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The military leaders now governing Egypt have told a coalition of young opposition leaders that they plan to convene a panel of distinguished jurists to submit a package of constitutional amendments within 10 days for approval in a national referendum within two months, setting a breakneck schedule for the transition to civilian role.

Confronting more immediate challenges, the governing Supreme Military Council issued a communiqué on Monday urging labor leaders to end the strikes that have broken out in the aftermath of the revolution.

The statement, read on state television, seemed aimed not just at strikes against private industry but also at a fresh wave of smaller demonstrations by state employees, including ambulance drivers, journalists, police officers and transport workers, demanding better pay and working conditions. Several hundred police officers demonstrated in the square — not, as at the beginning of the revolt, to suppress protest, but to seek better working conditions and public sympathy.

How completely the military will deliver on its promises of a transition to a constitutional democracy will not be clear until the election, currently set for six months from now. But the young revolutionaries — most in their early 30s — were clearly impressed by the deference they received from the two military officials, Maj. Gen. Mahmoud Hijazi and Maj. Gen. Abdel Fattah.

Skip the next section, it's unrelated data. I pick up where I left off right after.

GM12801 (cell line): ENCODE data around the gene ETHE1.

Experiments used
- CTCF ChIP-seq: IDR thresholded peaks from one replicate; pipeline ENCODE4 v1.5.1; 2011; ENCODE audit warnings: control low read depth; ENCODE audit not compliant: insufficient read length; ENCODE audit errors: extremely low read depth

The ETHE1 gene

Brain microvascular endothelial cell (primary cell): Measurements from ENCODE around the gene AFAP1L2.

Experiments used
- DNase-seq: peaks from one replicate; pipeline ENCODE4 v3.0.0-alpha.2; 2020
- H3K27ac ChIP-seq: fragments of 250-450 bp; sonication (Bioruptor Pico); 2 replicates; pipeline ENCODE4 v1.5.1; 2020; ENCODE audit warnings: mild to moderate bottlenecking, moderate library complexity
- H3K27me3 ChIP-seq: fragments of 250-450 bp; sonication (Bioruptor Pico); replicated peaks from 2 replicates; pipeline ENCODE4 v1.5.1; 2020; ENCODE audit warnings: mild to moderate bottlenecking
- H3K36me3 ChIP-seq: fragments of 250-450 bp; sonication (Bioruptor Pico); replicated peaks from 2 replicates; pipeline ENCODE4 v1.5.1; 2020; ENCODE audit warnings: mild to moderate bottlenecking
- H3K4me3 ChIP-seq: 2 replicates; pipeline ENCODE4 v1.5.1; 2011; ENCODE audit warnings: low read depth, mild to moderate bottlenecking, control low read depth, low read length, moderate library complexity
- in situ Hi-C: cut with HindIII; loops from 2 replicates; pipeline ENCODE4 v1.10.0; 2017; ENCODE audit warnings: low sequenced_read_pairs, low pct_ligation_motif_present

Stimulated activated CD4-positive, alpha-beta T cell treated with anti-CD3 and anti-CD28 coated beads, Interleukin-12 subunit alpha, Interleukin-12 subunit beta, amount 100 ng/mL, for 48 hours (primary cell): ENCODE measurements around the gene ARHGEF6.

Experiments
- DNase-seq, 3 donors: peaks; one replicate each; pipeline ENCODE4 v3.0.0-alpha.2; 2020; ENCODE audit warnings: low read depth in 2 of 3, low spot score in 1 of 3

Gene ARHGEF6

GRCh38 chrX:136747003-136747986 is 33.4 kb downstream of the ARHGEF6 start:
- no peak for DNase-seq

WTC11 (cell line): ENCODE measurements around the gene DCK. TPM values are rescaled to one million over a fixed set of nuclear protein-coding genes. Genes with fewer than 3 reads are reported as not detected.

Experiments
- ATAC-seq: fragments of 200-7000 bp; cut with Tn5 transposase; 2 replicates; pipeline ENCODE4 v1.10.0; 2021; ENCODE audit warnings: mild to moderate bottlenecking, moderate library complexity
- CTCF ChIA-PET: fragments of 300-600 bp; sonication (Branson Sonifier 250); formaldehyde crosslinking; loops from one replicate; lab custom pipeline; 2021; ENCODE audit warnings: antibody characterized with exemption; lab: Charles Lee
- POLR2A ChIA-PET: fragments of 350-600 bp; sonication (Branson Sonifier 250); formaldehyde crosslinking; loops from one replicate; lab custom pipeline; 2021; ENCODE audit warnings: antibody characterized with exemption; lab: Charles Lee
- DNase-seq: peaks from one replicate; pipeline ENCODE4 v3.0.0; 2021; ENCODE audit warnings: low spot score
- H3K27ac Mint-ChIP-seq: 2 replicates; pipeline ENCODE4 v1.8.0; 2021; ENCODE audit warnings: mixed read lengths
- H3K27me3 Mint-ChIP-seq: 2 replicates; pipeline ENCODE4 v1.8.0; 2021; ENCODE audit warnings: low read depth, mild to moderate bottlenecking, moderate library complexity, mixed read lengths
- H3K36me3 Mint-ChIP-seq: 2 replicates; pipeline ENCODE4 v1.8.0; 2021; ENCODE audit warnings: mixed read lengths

The two generals sat down Sunday night to talk about their country’s future with seven of the revolution’s young organizers — including the Google marketing executive Wael Ghonim — and the young activists posted their notes on the meeting directly to the Internet for the Egyptian public to see.

“We all sensed a sincere desire to preserve the gains of the revolution and unprecedented respect for the right of young people to express their views,” two of the young organizers, Mr. Ghonim and Amr Salama, wrote in their Facebook posting, with the disclaimer that they were speaking only for themselves. They noted that the generals spoke without any of the usual “parental tone (you do not know what is good for you, son),” and called the encounter “the first time an Egyptian official sat down to listen more than speak.”

There were indications Monday that Egypt’s ousted president, Hosni Mubarak, could be having medical problems. Egypt’s ambassador to the United States, Sameh Shoukry, said in an interview on the Today Show that Mr. Mubarak was “possibly in somewhat of bad health.”

The former president, 82, has had health problems in recent years, and had his gallbladder removed last year in Germany. Yet he had appeared vigorous in public appearances before the start of the uprising that ended his nearly three decades in power.